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The Lucca Project was written entirely on piano and according to Lucinda each song was recorded with up to eight different musicians. She emphasises the team effort behind the album through the writing, recording and production as inspired by the documentary Standing in the Shadows of Motown. About The Funk Brothers, Lucinda describes the collaborative effort that they underwent and how she wanted to replicate that. Despite having been working on her debut single Sinking Feeling for years, she admits the support she had from her team was what solidified it into becoming her entrance into the industry.

“I started writing it ages ago. But I only ever had a chorus for it and it was constantly stuck in my head. I never knew where to go from there- I’m one of those people who has books and books and books filled with unfinished songs. When we started the process of writing Lee was like “Well what have you got? Bring your old stuff in” and he liked it. The way we worked on that song together was like thinking about what was going on and what I was feeling when I wrote it. It’s when you’ve got that ‘sinking feeling’ when you’re starting to date someone new and it’s all going cool and then things just start changing and getting weird really quickly. I write very differently by myself to when I’m co-writing as well but a lot of this album came out with just talking about what I was feeling when I was writing and it brought out all these cool songs.”

And the rest of Lucca’s debut album is set to have the same vibe, according to Lucinda with the ‘break-up’ theme no doubt playing a huge role. Fans are to expect it to be sassy and funky, whilst the sole love song on the able is sultry and sensual- “all of the songs are really different, but the theme of the album is definitely there,” she admits.

Showing just how much Lucinda wants to echo the Motown days, she will be pressing her album onto vinyl for die-hard vinyl fans. She also plans to head over to the United States and go back to where Motown all began, and also where her love for Motown all began.

“I want to bring my myself back to where this style of music was made. And if people like this project enough, then I want to create another one because I’ve already got a million ideas. I want to make Lucca my original – and full time – work. That’d be awesome.”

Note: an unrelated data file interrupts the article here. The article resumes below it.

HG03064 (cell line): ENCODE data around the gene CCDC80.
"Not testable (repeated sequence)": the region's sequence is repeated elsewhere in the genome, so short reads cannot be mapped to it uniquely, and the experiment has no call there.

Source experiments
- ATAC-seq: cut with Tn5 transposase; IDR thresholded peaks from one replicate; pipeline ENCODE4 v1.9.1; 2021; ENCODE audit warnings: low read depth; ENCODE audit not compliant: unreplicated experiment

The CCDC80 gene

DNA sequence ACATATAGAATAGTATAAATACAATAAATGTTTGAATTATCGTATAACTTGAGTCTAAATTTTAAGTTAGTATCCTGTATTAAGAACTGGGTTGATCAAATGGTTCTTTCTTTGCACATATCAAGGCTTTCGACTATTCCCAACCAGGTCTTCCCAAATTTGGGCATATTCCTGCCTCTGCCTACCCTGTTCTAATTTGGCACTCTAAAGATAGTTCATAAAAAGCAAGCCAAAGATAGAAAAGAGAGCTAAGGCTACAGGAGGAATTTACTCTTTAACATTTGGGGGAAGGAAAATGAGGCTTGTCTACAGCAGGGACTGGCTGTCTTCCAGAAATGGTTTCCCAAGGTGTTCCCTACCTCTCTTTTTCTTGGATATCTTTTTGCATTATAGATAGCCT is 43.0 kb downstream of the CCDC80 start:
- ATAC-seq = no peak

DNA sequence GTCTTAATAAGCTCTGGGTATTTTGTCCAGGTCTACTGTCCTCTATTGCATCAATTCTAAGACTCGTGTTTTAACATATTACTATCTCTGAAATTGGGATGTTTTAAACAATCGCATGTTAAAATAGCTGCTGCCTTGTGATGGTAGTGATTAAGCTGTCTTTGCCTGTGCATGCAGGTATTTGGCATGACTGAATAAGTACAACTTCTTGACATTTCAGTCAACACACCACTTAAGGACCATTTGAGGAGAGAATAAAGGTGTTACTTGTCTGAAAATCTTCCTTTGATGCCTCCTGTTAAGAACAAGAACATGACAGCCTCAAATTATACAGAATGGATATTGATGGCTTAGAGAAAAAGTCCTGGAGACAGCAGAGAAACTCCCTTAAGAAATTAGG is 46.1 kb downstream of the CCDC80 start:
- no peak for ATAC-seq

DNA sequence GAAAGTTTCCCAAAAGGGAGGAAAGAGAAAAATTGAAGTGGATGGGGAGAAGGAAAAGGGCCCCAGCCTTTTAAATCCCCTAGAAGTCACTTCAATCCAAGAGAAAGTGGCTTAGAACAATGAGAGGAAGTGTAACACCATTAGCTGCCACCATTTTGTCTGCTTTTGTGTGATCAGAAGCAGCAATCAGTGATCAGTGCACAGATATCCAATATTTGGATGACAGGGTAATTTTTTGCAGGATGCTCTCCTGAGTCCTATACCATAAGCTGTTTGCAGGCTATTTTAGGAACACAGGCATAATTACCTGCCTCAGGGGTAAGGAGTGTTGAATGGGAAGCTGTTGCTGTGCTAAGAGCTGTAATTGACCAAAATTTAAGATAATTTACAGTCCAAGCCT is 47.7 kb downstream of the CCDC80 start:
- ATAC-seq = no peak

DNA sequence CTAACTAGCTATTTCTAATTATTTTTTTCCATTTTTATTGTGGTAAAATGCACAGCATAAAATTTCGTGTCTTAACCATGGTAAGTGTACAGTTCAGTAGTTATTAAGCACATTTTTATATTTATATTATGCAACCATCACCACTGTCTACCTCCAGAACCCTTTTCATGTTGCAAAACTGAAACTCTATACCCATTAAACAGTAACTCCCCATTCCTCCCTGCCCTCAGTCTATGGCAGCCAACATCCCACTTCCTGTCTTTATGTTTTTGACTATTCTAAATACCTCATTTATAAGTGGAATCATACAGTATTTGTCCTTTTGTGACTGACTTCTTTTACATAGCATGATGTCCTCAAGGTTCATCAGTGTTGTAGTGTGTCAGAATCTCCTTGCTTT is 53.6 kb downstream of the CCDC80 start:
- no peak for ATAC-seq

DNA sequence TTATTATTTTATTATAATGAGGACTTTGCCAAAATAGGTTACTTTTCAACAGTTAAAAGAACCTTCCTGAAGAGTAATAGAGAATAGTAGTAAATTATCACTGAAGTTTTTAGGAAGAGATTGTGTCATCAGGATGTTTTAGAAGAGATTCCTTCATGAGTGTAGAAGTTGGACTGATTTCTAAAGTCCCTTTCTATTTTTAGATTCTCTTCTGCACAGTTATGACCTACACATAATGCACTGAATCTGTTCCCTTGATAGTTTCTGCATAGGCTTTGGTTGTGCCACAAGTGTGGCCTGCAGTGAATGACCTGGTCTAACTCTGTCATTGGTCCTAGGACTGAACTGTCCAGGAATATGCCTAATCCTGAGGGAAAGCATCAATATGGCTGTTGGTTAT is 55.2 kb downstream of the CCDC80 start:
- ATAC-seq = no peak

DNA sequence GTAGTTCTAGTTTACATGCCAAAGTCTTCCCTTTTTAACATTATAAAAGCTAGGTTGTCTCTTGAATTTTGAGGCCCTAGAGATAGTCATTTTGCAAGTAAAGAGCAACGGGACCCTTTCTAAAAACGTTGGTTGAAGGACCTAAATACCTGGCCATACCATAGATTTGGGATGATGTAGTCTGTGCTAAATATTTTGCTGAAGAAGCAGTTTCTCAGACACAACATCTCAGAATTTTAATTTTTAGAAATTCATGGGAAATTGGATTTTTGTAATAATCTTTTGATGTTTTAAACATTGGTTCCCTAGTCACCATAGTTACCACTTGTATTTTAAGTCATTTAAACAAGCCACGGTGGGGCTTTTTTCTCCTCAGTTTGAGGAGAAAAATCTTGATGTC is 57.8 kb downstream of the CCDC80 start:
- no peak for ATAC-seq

Lucinda is launching her debut single Sinking Feeling later on Sunday April 23 at The Toff in Town and hopes to replicate her Motown idols.

“Hopefully it’s the kind of show Aretha would’ve put on thirty years ago except in Melbourne, sung by a little Italian-Australian girl alongside some incredible musicians. There’ll be hooks that grab people’s attention and singalong music, especially with Sinking Feeling.”

Check out details for her EP launch on Facebook here

Check out Lucca Franco on
FACEBOOK | INSTAGRAM 

Written by Jordyn Hoekstra

BENJAMIN TRILLADO

Most artists rave about how all their songs are written from personal experience; how they’ve felt and experience everything in a particular song. This is not the case for Benjamin Trillado. The 19-year-old from Melbourne confesses that he has one specific desire for his song writing: to be able to find a song in anything.

“I like to think I have a great imagination. I’ll be like ‘I wonder what is feels like to experience this.’ I was at a train station once and I was thinking about how sad it would be to have to say goodbye to someone there. So I wrote about that- someone leaving and the sadness of it. Just the other day I saw this guy holding a bouquet of flowers and waiting and I was like ‘oh I wonder what he’s going through in that moment,’ so I wrote that idea down.

“I binge-watch a lot of dramatic television shows; I love dramatic stuff that gets to me and makes me cry. I also tend to story-tell a lot, I like to write in linear form and like the idea of going from the start to the finish of a story in a song.”

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Beginning music at the early age of 10, Benjamin took guitar lessons and the occasional casual singing lesson with his music teacher. He admits that it wasn’t something he necessarily wanted to do. At the start, he didn’t really care. Then after a while, he cared too much that he was reluctant to take it professionally as he didn’t want it to become a chore.

“After a while, I fell in love with it [music]. People then told me I had an alright voice, so I just kept listening to a lot of music. I’d listen to pretty much everything. Then I didn’t want to hate it, so I didn’t take any music electives or anything. Then when I finished high school I realised that I could turn professional, and that I just want to do music for the rest of my life.”